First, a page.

With Pretty Guardian Sailor Moon Crystal and Puella Magi Madoka Magica commanding sizeable stateside audiences, a growing number of viewers are discovering the merits of the magic girl genre. But anime aficionados will quickly point out that the mahō shōjo has a remarkably rich history, dating back to the 1953 manga, Princess Knight (Ribon no Kishi) and intensifying when a dubbed version of the American sitcom Bewitched inspired its own animated series, 1966’s Sally the Witch (Mahōtsukai Sarī).
Domestically, Usagi Tsukino and Madoka Kaname’s trans-Pacific trek wasn’t without precedent. Beyond an effort to localize Magical Girl Lyrical Nanoha, Kids’ WB viewers might have caught Cardcaptors– a misguided attempt to introduce Cardcaptor Sakura to the U.S. While the dubbing was consistent with the quality exhibited by Nelvana’s voice overs for Kirby: Right Back at Ya! and Beyblade, the core problem was WB’s attempt to tailor the series for a male demographic. In effect, the channel cleaved Cardcaptor Sakura, not only skipping the first seven episodes of the series (and reediting the remaining 62 into 39 installments), but shifted the focus away from the series’ lovable protagonist.
Considering that the genre is typically a metaphor for a girl’s journey toward adulthood and self-actualization, Kids’ WB’s decision was depressingly imprudent, robbing Sakura of most of its charm. Fortunately, NIS America’s licensing of the original series ensures that this meaningful anime won’t be overlooked by domestic audiences.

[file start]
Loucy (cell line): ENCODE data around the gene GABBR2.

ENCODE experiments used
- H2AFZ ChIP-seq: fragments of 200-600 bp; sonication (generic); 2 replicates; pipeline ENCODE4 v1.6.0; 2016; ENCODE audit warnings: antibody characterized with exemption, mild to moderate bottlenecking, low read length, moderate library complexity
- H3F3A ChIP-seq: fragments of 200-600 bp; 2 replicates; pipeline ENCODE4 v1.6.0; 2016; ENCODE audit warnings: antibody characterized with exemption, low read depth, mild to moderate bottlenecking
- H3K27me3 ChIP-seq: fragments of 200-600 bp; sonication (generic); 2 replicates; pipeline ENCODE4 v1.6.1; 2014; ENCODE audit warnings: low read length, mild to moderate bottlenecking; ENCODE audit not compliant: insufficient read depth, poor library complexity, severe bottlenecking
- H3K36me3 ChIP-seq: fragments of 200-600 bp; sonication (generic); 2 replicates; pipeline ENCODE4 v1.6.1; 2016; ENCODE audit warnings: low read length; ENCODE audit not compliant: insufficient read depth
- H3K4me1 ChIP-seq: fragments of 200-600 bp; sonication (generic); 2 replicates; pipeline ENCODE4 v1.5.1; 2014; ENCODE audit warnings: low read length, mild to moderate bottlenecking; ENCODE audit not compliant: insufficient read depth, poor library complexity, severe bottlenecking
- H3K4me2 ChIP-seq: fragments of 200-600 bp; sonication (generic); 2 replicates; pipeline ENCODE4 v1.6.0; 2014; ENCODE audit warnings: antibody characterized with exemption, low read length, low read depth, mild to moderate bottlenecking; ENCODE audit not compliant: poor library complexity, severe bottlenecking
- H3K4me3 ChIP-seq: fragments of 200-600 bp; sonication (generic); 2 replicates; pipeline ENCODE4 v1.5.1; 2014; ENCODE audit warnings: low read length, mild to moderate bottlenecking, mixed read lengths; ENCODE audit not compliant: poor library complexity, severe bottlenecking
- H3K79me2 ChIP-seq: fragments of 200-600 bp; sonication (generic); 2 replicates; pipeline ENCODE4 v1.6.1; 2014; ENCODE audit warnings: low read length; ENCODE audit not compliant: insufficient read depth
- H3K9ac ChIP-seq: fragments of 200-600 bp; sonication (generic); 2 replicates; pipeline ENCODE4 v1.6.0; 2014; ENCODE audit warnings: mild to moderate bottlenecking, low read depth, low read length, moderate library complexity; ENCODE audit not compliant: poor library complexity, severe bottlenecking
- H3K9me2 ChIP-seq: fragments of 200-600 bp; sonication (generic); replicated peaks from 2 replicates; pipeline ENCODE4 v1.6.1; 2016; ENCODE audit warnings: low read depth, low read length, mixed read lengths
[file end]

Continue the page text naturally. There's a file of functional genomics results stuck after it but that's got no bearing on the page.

Cardcaptor Sakura’s opening episode introduces us to the eponymous character, a spirited fourth-grader who lives with her older brother and widowed father. After returning home from school one afternoon, Sakura Kinomoto is drawn to her father’s basement study by a series of ominous noises. Scanning the area for intruders, she notices a shimmering book one of the shelves, and grabs the tome for further inspection, finding as stack of enigmatic cards hidden inside. When Sakura reads the name from the top of the tarot-like deck, a fierce wind materializes, sending the remaining cards rocketing in every direction.
In the aftermath, the young girl spots Kerberos, (think the ferocity of the mythological Cerberus mixed with the adorability of a Care Bear) a diminutive caretaker who explains the significance of the Clow Cards. Fearing the repercussions of having the cards spread cross the town of Tomoeda, Kerberos recruits Sakura into rounding up the remainder of the scattered deck.
Early on, Cardcaptor Sakura signals its superiority over similarly-themed shows. Whereas cute sidekicks like Kerberos often offer little more than comic relief, here the duo’s relationship develops in a poignant manner, recalling the heart-warming rapport between Natsume and Madara from Natsume’s Book of Friends. While initially domineering and a bit condescending, the pair cultivate a natural friendship, with Kerberos exposing his protective nature when Sakura’s card capturing quest puts the heroine in imminent danger. Following a pivotal event at the end of the second season, the pair’s affiliation changes once more, creating a bond that embodies Sakura’s tender mediations on friendship, without ever becoming mawkish or preachy.